Defense-peptides against mycobacteria

University dissertation from Stockholm : Karolinska Institutet, Microbiology and Tumor Biology Center (MTC)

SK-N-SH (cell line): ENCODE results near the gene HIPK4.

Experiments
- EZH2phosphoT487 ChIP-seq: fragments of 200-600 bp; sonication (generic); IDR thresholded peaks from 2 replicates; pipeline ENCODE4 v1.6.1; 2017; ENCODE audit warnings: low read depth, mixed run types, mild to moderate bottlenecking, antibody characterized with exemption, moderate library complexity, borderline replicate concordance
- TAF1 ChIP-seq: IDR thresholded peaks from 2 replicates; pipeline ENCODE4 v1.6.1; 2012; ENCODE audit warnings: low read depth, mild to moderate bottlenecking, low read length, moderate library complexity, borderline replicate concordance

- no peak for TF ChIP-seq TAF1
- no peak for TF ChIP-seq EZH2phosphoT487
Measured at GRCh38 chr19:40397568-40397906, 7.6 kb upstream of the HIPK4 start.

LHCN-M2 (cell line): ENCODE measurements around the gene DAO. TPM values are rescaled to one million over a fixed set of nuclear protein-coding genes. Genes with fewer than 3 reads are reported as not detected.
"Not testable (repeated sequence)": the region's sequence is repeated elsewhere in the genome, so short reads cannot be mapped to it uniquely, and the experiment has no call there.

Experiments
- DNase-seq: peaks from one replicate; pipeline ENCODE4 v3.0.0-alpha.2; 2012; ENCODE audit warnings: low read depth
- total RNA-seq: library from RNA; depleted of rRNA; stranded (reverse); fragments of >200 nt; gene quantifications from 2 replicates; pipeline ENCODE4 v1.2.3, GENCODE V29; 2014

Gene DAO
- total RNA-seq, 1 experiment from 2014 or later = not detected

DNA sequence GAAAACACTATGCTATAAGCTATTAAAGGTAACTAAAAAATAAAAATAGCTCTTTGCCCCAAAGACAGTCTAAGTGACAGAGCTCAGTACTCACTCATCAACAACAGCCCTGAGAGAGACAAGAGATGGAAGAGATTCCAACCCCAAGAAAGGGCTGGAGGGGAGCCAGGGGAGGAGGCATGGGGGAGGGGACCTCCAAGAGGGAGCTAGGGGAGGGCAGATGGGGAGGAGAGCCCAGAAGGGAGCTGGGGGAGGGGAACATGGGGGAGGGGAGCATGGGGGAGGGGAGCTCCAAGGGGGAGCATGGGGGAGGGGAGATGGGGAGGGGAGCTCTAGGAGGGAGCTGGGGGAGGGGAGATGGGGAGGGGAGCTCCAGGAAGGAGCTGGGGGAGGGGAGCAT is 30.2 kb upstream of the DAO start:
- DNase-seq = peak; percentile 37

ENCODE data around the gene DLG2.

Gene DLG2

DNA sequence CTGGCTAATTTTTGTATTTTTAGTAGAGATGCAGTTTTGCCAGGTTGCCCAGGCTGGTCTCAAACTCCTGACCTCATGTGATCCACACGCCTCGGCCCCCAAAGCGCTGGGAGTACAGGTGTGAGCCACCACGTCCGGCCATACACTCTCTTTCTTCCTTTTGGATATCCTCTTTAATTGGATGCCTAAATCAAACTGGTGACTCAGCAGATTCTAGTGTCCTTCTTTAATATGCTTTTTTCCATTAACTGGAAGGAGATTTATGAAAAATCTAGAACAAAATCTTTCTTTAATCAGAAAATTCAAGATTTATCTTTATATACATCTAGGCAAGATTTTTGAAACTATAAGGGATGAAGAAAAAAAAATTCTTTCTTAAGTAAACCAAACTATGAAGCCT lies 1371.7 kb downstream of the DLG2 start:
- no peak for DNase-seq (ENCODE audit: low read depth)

Abstract: Several members of the genus Mycobacterium can cause serious infections in both man and animal. One of the world's most serious infectious diseases, tuberculosis, is caused by the pathogen Mycobacterium tuberculosis. Specific defense to tuberculosis/mycobacteriosis is dependent on the individual's ability to mount a proficient immune response. Although the effective immune response to mycobacterial infections primarily rely on cell-mediated immunity, the innate immunity has been recognized to play a more prominent role in fighting/controlling the disease than previously believed. Peptide antibiotics, or antimicrobial peptides, are multi-functional effector molecules that play a central role in the first-line innate defense against microbial organisms. NKlysin and granulysin are two homologous 78-80-residue antimicrobial peptides produced by pig and human, respectively, cytolytic lymphocytes and natural killer cells. We have shown that NK-lysin kills M. tuberculosis. Others have shown that granulysin directly kill extracellular and is also involved in killing of intracellular M. tuberculosis. Shorter loop peptides (23- and 29- residue long) were designed based on the native 3-D structure of granulysin and NK-lysin, preserving essential conformational features. The postulated membrane-docking part, helix 2-loop-helix 3, of NK-lysin was found to retain or even improve their antimicrobial activity compared to their parent molecules. It was also demonstrated that the shorter peptides maintained their activity against M. tuberculosis; therefore, we could identify this helix-loop-helix motif to be an antimycobacterial domain. By computerized homology modeling, the visualized predicted structure of the 23peptide fragments of NK-lysin, granulysin, and chicken NK-lysin as well as the homologous peptides from cow and horse imply that the 3-D structure and spatial distribution of basic amino acids are preserved in the helix-2-3 region. Experiments with GRANF2 demonstrate that the nature of basic residues (arginines or lysines) is not important for anti-mycobacterial activity neither is an intact intramolecular disulphide bond connecting helix 2 and 3. A proline-arginine-rich antimicrobial peptide, PR-39, from pig neutrophils was studied and showed activity against drug susceptible and multi-drug-resistant M. tuberculosis (MDRTB). 1 found that PR-39 not only inhibits but also involve killing of MDR-TB. PR-39 has been shown to operate through a none-poreforming mechanism, inhibiting DNA and protein synthesis. Employing surface plasmon resonance (SPR) technology, extracts of M. tuberculosis and M. smegmatis were screened for binding interactions with PR-39. 1 show that heat shock protein (HSP) 70 can be identified as an interacting protein in fractions with PR-39-binding activities. These findings show that certain antimicrobial peptides are active against M. tuberculosis, and their localization in neutrophils and CTL encourage further investigation on their physiological function in protective immunity against mycobacterial disease.

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